11 Biology

Digestion

anatomy of stomach

Stomach: Stomach is a J-shaped bag-like structure. It is situated in the upper left portion of the abdominal cavity. There are three major parts in the stomach, viz. the cardiac, fundic and pyloric regions. The oesophagus opens into the cardiac region of stomach. The pyloric region opens into the first part of small intestine.


Small Intestine: Small intestine is a long and highly coiled structure. It is divided into three regions, viz. duodenum, jejunum and ileum. The duodenum is U-shaped, jejunum is somewhat coiled and the ileum is highly coiled. The opening of the stomach into the duodenum is guarded by the pyloric sphincter.

Large Intestine: Ileum opens into the large intestine. The large intestine is somewhat shorter than the small intestine but has larger diameter. The large intestine consists of caecum, colon and rectum. Caecum is a blind sac which hosts some symbiotic microorganisms.

Appendix: This is a narrow finger-like tubular projection situated at the junction of small and large intestines. The vermiform appendix arises from caecum. Appendix is a vestigial organ.



Colon: Colon is divided into three parts, i.e. an ascending, a transverse and a descending part. The descending colon opens into the rectum. The rectum; in turn; opens out through the anus.

transverse section of small intestine

Wall of Alimentary Canal: The wall of the alimentary canal is made of four layers, viz. serosa muscularis, sub-mucosa and mucosa. Serosa is the outermost layer and is made up of a thin mesothelium with some connective tissues. The epithelium of visceral organs is called mesothelium. Muscularis is formed by smooth muscles which are usually arranged into an inner circular and outer longitudinal layer. An oblique muscle layer may be present in some regions. The sub-mucosal layer is formed of loose connective tissues.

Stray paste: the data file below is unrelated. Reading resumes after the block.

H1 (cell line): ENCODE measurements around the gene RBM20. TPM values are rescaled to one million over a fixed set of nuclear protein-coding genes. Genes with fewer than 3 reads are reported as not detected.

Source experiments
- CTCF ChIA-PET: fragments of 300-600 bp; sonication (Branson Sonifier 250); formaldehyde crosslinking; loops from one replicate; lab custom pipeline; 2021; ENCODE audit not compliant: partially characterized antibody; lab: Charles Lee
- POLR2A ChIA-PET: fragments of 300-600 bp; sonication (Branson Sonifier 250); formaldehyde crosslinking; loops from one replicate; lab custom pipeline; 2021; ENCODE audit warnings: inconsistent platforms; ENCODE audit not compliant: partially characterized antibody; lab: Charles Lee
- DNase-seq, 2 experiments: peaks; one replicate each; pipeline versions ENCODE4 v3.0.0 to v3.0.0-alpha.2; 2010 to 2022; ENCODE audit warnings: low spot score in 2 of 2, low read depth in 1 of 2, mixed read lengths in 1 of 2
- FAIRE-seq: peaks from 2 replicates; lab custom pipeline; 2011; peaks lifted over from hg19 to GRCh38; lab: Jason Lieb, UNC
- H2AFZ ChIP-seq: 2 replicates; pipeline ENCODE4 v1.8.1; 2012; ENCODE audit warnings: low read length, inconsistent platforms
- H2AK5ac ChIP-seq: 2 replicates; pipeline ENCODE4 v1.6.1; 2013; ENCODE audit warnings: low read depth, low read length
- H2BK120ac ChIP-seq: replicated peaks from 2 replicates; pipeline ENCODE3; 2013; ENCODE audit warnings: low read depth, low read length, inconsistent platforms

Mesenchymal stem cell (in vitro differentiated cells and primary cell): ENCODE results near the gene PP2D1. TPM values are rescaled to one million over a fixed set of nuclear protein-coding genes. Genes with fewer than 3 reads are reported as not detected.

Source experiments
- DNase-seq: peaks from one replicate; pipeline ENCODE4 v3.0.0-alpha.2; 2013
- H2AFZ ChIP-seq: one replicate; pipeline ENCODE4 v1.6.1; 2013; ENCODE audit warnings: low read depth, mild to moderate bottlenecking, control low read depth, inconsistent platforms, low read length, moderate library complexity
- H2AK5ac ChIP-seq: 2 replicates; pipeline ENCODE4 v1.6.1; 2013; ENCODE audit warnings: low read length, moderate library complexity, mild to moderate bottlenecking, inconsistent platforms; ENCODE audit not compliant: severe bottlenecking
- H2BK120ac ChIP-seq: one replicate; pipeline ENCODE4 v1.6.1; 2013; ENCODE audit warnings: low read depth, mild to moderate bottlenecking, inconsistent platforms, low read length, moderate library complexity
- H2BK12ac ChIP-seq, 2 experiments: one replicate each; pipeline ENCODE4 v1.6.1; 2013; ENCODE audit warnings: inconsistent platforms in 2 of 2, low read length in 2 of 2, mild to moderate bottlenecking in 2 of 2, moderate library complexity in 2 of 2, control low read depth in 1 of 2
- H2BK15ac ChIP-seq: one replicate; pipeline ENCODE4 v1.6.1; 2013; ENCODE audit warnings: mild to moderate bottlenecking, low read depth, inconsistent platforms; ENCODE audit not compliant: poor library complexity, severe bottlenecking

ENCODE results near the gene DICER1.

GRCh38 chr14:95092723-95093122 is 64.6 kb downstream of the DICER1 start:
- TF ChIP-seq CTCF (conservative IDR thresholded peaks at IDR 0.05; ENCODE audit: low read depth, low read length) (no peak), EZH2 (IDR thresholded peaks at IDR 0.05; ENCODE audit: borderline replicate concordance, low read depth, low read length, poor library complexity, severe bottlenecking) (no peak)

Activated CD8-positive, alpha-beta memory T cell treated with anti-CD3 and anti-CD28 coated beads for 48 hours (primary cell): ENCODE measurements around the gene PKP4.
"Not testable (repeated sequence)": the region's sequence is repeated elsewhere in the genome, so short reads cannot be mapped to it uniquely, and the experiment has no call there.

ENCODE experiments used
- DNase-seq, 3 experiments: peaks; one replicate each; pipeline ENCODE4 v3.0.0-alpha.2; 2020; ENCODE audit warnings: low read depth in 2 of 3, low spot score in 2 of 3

DIGESTIVE GLANDS

Salivary Glands: There are three pairs of salivary glands, viz. parotids, sub-maxillary/submandibular and sbublinguals. The parotids are present in the cheek. The sub-maxillary/sub-madnibular is present in the jaws. The sublinguals are present below the tongue. The salivary glands secrete salivary juice into the buccal cavity.

Liver: Liver is the largest gland in the human body. It weighs about 1.2 to 1.5 kg in adult human. Liver is situated in the abdominal cavity, just below the diaphragm. There are two lobes in the liver. The functional and structural units of liver are the hepatic lobules. Hepatic cells are arranged in the form of cords in the hepatic lobules. Each lobule is covered by a thin connective tissue; called the Glisson’s capsule. Hepatic cells produce bile. The bile passes through the hepatic ducts and is stored and concentrated in the gall bladder. The gall bladder is a thin muscular sac, situated above the liver. The duct of gall bladder (cystic duct); along with the hepatic duct forms the common bile duct.

The bile duct and the pancreatic duct open into the duodenum as the common hepato-pancreatic duct. The hepato-pancreatic duct is guarded by a sphincter called the sphincter of Oddi.

Pancreas: Pancreas is a compound gland, i.e. both exocrine and endocrine. It is an elongated organ. This is situated between the limbs of the U-shaped duodenum. The exocrine portion of the pancreas secretes and alkaline pancreatic juice which contains various enzymes. The endocrine portion of the pancreas secretes hormones; insulin and glucagon.